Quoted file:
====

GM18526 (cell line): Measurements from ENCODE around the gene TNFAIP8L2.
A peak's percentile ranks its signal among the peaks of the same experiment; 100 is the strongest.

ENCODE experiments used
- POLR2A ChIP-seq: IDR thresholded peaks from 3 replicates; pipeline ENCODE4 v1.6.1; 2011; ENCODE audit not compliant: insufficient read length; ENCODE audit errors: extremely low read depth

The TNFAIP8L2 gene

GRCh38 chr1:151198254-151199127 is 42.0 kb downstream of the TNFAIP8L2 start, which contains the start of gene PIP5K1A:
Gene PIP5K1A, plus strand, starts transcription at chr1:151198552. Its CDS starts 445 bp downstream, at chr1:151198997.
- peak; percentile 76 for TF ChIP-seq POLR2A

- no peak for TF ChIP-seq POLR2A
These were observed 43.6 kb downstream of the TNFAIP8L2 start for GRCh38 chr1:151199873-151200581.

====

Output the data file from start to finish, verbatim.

GM18526 (cell line): Measurements from ENCODE around the gene TNFAIP8L2.
A peak's percentile ranks its signal among the peaks of the same experiment; 100 is the strongest.

ENCODE experiments used
- POLR2A ChIP-seq: IDR thresholded peaks from 3 replicates; pipeline ENCODE4 v1.6.1; 2011; ENCODE audit not compliant: insufficient read length; ENCODE audit errors: extremely low read depth

The TNFAIP8L2 gene

GRCh38 chr1:151198254-151199127 is 42.0 kb downstream of the TNFAIP8L2 start, which contains the start of gene PIP5K1A:
Gene PIP5K1A, plus strand, starts transcription at chr1:151198552. Its CDS starts 445 bp downstream, at chr1:151198997.
- peak; percentile 76 for TF ChIP-seq POLR2A

- no peak for TF ChIP-seq POLR2A
These were observed 43.6 kb downstream of the TNFAIP8L2 start for GRCh38 chr1:151199873-151200581.